4D Analytical .............. Filled....... Based on an methods to evaluation of determine the data in environmental ATSDR's 2000 speciation. updated toxicological profile. 4E Immunotoxicology EPA........... battery of tests following oral exposure.
4F Exposure levels .............. Filled....... Reference range in humans living concentrations near hazardous in urine are waste sites and available other (Paschal et al. populations, 1998). ATSDR such as exposed acknowledges workers. that reference concentration data can support exposure and health assessments at waste sites, but the agency also continues to recognize the importance of collecting additional data on uniquely exposed populations at waste sites. 4G Potential ATSDR......... candidate for subregistry of exposed persons. Cadmium....................... 5A Analytical .............. Filled....... Based on an methods for evaluation of biological the data in tissues and ATSDR's 1999 fluids and updated environmental toxicological media. profile. 5B Exposure levels G. Lakes...... Filled....... Referent in humans living population near hazardous urine cadmium waste sites and levels are other available populations, (NHANES III), such as exposed and at least workers. nine ATSDR studies that evaluated blood and urine cadmium levels and potential adverse health effects are available. Carbon tetrachloride.......... 6A Doseresponse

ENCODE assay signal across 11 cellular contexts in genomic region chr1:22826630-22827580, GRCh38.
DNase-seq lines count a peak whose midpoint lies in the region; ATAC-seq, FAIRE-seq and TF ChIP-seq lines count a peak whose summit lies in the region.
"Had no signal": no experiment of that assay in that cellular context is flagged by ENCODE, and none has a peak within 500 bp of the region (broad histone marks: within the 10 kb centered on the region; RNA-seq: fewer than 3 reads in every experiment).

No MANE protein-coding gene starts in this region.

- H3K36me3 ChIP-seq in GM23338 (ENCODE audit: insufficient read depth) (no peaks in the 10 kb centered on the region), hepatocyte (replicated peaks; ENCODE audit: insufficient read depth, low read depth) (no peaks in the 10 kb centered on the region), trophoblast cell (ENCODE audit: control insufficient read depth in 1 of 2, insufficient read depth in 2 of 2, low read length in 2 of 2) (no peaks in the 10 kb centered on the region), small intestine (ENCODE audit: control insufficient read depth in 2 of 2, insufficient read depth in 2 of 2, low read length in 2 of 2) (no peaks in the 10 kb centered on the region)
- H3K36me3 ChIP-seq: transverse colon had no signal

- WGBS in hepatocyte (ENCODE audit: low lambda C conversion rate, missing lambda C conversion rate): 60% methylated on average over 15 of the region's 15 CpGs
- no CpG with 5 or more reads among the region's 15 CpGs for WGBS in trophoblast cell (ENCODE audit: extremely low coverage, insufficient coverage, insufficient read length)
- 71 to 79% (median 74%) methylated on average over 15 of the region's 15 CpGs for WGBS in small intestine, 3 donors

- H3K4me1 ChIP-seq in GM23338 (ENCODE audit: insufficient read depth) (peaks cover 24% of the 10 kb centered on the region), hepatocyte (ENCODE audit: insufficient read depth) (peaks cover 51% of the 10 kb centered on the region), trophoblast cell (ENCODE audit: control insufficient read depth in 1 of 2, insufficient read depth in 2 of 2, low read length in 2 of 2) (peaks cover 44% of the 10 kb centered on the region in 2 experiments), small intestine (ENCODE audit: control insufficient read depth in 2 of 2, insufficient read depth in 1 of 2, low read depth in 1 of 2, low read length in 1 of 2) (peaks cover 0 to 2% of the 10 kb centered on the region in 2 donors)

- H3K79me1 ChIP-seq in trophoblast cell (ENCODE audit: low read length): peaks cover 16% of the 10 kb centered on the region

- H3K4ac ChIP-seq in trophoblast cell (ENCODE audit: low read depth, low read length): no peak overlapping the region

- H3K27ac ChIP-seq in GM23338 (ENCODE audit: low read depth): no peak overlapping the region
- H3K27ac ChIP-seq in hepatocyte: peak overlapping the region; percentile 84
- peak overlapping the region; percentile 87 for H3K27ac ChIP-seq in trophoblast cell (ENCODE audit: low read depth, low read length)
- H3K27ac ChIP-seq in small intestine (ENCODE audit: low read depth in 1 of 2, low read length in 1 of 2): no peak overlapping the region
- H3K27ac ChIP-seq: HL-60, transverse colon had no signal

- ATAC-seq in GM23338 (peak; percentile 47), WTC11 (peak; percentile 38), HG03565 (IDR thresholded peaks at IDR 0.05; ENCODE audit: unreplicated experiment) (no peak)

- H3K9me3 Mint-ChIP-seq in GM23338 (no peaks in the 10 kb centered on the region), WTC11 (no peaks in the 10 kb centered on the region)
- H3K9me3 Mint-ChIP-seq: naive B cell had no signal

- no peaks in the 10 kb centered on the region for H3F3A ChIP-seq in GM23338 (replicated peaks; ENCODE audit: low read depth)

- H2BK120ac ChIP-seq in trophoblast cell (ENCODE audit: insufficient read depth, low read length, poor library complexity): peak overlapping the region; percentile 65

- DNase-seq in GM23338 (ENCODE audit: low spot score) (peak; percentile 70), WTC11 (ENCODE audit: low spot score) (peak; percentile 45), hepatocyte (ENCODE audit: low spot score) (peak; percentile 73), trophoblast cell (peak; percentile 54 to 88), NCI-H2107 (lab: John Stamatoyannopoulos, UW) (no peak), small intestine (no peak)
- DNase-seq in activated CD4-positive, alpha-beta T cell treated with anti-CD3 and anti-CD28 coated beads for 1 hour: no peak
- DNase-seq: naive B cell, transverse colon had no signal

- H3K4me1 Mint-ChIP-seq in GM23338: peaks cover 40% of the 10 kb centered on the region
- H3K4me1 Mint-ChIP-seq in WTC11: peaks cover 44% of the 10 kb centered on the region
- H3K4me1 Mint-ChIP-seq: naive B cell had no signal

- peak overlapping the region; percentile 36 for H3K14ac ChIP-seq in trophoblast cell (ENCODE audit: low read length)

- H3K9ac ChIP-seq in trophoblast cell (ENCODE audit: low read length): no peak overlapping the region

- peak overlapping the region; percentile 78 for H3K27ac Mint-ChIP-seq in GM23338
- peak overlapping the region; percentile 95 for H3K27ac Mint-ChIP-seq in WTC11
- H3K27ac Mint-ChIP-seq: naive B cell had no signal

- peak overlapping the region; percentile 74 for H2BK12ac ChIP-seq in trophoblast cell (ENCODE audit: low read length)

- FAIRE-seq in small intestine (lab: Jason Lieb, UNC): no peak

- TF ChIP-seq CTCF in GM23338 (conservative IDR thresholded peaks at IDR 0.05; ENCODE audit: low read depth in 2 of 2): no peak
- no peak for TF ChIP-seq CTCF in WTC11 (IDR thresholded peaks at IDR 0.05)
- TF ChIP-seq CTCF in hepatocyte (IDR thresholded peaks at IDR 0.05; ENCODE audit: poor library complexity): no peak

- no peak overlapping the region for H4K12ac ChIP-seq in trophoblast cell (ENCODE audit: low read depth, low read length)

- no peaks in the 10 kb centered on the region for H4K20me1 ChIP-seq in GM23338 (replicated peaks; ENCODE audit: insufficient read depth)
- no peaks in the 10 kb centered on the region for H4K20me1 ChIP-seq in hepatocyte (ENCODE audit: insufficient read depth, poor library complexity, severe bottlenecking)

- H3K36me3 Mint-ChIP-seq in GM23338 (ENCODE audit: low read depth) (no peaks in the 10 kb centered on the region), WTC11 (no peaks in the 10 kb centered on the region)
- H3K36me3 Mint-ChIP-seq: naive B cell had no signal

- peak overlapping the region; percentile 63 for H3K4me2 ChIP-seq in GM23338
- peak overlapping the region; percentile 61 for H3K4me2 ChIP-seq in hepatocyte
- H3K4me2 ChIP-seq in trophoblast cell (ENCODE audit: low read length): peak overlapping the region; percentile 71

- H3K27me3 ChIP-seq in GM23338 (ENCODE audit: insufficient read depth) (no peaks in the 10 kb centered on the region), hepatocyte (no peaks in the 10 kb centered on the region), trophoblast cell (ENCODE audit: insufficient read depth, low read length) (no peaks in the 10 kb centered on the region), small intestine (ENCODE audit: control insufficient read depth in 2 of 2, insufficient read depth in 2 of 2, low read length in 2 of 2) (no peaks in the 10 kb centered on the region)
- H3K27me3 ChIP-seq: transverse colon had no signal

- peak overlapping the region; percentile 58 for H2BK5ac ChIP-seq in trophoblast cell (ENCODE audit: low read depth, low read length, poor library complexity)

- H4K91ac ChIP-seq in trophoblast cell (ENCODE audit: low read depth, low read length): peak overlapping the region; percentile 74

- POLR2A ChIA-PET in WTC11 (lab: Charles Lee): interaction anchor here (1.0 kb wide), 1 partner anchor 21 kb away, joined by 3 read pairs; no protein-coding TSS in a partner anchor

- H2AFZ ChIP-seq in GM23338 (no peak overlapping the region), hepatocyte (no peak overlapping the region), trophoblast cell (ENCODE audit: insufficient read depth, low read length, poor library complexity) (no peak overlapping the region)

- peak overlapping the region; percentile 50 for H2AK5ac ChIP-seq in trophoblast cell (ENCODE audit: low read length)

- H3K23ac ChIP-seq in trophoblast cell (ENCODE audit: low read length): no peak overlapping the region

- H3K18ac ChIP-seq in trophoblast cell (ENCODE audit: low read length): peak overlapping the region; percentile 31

data in animals for chronic oral exposure. The study should include extended reproductive organ and
nervous tissue histopathology. 6B Immunotoxicology NTP........... Filled....... NTP dosefinding battery of tests study and one via oral new study in exposure. ATSDR's 1994 updated toxicological profile addressed the priority data need. 6C Halflife in soil .............. Filled....... One new study in ATSDR's 1994 updated toxicological profile provided information on halflife in soil. 6D Exposure levels .............. Filled....... Reference range in humans living concentrations near hazardous in blood are waste sites and available other (Ashley et al. populations, 1992, 1994; such as exposed Needham et al. workers. 1995). ATSDR acknowledges that reference concentration data can support exposure and health assessments at waste sites, but the agency also continues to recognize the importance of collecting additional data on uniquely exposed populations at waste sites. [[Page 4842]]